From stereotypes to solidarity: the British left and the Protestant working class.

AuthorParr, Connal

The British left needs to start taking Ulster Unionism seriously, listening and engaging with its concerns, history, and political character.

To many on the British left, Northern Irish Unionism is self-evidently on the losing - and wrong - side of history. This attitude has hardened since 2017, following the Democratic Unionist Party (DUP) agreement to prop up Theresa May's Conservative government in a 'confidence and supply' arrangement. The chief irony here is that Ulster Loyalist communities are akin to the white working-class constituencies of the North of England and West Midlands that the British Labour Party is so concerned about losing in present times. They too feel disillusioned and abandoned by political elites. Cast on the scrap heap by deindustrialisation and angered by parliamentary expenses scandals, many have not used their vote in recent years except to support Brexit. (1) They are also akin to supporters of Donald Trump in the United States. They appreciate leaders who 'don't give a damn', and are attracted by tough talk and easy scapegoats. (2) The comparison between Trump voters and Ulster Loyalists was alluded to by civil rights veteran Bernadette McAliskey in a 2016 interview:

As the American system disgracefully refers to some of its poorest people as 'white trash,' loyalists are perceived within British nationalism as an underclass. Many from loyalist communities have internalized that themselves. When I work with people from that background I'm often surprised that they will set on the table first, 'Okay, so, we know we are no good.' I have talked to young loyalists who say, 'We know we are scum.' I don't understand any human being starting a conversation saying that they are not human. There is a clear lack of self-esteem and also a loss of confidence. (3) As in the US, Europe and Britain, the danger is this group falling prey to the far right; especially if working-class Protestants are repeatedly told they are already worthless and/or 'fascist'. In the end, the only people sure to engage deprived Loyalist communities will be fascists.

For many years now, there has been a debate within the British Labour Party as to whether it should stand candidates in Northern Ireland. Forming a judgement on that complex question, however, will only be possible if the British left starts to take Ulster Unionism seriously, listening and engaging with its concerns, history, and political character. Against basic principles of solidarity in the labour movement, there are numerous examples of entire Ulster Protestant communities being tarred with the same reactionary brush by voluble journalists and academics. (4) Familiar cliches and caricatures, of 'Protestant Unionist privilege' and 'communal domination and entitlement' litter recent works discussing the 'inevitability' of a united Ireland, often emanating from those with British Labour Party associations. (5) These accounts not only propagate the factual inaccuracy that Protestant communities lack a left-wing or labour history, but often imply that Ulster Protestants lack any real 'culture', as in a literary or creative lineage that exemplifies the community's past achievements and future potential. This is one of the reasons a united Ireland is apparently 'inevitable': any British-identifying culture or population is so retrograde and negligible that it requires washing away into a 'new Ireland'.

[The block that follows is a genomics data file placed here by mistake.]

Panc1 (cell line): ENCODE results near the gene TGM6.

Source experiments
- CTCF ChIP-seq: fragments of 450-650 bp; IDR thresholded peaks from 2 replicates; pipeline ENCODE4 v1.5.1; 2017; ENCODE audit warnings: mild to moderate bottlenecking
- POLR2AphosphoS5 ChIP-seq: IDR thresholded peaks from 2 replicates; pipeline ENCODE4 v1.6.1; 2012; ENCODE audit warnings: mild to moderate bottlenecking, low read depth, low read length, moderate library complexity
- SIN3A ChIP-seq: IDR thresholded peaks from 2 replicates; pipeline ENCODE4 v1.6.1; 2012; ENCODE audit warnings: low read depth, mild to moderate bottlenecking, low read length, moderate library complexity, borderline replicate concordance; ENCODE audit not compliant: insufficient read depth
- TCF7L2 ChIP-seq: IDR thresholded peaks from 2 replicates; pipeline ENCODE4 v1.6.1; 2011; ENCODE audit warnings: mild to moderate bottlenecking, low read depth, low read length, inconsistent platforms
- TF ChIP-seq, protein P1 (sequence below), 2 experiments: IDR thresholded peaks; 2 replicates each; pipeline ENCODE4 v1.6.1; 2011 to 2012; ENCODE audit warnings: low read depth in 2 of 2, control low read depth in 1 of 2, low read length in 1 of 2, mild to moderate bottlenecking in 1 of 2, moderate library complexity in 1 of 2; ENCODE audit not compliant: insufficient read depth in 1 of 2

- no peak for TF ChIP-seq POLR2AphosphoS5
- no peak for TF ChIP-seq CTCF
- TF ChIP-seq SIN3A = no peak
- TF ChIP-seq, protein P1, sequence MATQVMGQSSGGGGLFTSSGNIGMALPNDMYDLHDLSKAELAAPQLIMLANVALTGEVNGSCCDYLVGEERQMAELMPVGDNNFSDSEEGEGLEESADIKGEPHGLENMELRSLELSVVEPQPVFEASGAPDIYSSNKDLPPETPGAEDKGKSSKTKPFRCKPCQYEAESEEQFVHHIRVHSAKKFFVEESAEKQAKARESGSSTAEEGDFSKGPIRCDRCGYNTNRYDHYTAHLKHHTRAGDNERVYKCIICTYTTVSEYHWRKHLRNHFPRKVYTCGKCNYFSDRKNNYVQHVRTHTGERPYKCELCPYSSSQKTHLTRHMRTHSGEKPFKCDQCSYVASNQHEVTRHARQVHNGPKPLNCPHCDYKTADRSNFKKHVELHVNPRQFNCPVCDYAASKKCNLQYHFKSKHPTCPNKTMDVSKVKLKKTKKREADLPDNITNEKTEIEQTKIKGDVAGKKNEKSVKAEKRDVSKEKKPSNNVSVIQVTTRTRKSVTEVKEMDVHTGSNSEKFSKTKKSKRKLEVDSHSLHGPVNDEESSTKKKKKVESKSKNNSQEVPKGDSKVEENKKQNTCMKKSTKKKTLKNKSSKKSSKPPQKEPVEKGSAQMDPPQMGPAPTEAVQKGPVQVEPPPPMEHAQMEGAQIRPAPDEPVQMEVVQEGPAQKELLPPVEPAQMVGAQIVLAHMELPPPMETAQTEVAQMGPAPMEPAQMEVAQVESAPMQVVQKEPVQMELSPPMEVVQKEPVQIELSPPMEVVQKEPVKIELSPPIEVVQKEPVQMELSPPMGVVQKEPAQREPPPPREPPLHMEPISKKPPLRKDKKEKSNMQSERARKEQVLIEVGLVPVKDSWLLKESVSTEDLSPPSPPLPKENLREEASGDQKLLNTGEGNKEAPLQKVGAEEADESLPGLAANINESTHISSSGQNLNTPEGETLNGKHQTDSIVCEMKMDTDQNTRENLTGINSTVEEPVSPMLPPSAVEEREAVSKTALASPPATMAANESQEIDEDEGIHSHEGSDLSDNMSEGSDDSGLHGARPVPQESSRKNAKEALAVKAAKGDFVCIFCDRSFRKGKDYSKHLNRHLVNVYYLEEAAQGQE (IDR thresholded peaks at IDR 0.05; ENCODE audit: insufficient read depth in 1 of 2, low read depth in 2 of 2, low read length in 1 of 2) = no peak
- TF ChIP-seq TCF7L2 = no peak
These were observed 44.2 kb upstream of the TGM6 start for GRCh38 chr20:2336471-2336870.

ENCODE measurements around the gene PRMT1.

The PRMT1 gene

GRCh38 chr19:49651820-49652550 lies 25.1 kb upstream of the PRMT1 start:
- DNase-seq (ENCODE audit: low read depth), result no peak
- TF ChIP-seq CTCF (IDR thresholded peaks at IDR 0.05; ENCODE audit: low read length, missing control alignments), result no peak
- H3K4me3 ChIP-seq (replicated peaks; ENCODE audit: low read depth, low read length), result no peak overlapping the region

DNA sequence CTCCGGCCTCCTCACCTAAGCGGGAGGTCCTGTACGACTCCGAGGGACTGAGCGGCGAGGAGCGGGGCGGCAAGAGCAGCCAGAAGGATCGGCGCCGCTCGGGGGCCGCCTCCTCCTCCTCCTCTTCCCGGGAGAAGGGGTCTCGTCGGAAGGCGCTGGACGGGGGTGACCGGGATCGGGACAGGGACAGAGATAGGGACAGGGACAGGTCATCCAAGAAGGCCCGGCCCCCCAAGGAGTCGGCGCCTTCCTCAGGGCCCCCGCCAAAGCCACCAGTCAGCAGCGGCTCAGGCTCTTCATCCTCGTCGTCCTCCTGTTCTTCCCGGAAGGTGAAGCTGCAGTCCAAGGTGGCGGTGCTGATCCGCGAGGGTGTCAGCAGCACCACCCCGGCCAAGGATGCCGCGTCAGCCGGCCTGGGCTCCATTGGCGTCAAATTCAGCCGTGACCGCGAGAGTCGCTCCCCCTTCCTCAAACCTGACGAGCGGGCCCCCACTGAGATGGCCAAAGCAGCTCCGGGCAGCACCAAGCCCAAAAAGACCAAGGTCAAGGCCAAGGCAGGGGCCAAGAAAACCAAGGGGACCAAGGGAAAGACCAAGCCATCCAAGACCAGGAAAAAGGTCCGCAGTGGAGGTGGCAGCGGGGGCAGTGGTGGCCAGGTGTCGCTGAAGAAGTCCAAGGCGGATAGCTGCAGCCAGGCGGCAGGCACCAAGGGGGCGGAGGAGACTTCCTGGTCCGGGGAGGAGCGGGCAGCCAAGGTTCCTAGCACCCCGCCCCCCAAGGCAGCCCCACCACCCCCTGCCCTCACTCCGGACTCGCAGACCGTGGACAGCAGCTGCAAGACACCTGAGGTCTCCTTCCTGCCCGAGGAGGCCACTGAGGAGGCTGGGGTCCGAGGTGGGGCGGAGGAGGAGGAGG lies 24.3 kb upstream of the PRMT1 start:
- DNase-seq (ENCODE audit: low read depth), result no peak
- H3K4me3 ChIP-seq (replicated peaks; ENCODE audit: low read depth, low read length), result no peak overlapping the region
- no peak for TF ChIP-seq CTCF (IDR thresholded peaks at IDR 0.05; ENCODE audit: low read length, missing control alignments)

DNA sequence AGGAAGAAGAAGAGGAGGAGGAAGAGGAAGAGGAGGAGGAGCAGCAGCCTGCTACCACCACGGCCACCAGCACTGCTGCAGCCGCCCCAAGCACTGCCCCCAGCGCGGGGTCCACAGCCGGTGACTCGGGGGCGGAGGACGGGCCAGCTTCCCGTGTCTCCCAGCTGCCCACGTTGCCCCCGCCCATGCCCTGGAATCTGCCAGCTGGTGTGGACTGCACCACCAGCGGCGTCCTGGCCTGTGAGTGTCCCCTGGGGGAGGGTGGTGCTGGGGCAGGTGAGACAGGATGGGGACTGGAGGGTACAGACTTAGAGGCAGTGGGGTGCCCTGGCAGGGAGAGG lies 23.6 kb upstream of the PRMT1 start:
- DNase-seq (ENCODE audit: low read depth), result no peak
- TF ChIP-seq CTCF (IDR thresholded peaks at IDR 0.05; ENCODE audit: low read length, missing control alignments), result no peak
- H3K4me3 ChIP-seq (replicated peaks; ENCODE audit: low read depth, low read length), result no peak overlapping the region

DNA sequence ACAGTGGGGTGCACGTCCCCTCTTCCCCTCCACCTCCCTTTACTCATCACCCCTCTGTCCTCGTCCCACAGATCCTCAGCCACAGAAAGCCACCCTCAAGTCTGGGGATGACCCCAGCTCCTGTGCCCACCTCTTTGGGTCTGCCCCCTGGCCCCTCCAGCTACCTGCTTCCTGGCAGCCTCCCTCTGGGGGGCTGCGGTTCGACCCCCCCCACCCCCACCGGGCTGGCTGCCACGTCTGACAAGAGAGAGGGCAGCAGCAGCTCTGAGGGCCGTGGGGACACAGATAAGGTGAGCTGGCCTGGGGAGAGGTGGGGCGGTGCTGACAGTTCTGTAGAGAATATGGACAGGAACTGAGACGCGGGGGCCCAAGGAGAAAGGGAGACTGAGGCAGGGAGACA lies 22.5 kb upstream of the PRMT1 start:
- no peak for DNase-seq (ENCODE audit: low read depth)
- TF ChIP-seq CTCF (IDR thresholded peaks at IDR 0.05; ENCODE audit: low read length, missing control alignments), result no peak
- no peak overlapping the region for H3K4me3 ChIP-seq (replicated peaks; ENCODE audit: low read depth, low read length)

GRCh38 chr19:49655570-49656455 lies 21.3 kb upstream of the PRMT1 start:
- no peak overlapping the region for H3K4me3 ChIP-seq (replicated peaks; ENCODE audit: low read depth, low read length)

These two narratives - of Protestants having a regressive political history and a non-existent cultural heritage - reinforce each other. This was demonstrated particularly clearly by paramilitary-turned-writer Ronan Bennett (a former parliamentary researcher to the current Labour Party leader), in an infamous article published just before the 1994 Ceasefires, entitled 'An Irish Answer'. Bennett proclaimed that Protestant culture was fundamentally 'inward-looking' and 'restricted to little more than flute bands, Orange marches and the chanting of sectarian slogans at football matches'. (6) Bennett's attack was a well-placed condemnation of Unionism for a welcoming liberal English readership, though it is a portrayal that continues to filter through to international coverage of Northern Ireland. Contemporary American visitors report that an institution such as the Londonderry Bands Forum represents 'an integral part of Protestant culture', affirming overall presentations of Ulster Protestants and Unionists as conservative, purely Orange, and philistine. (7)

Unionism and social democracy

This is, however, an unhelpful caricature of a diverse and contested political constituency, with a rich cultural life, from the novels of Maurice Leitch and Jan Carson, to the poetry of Michael Longley and Jean Bleakney, to the painting of William Conor and the music of Van Morrison. Most urgently for British Labour, however, it reflects its ignorance of the social-democratic (and left) tradition of the Protestant working class of Northern Ireland. (8) Especially in the period between the end of the Second World War and the beginnings of the...

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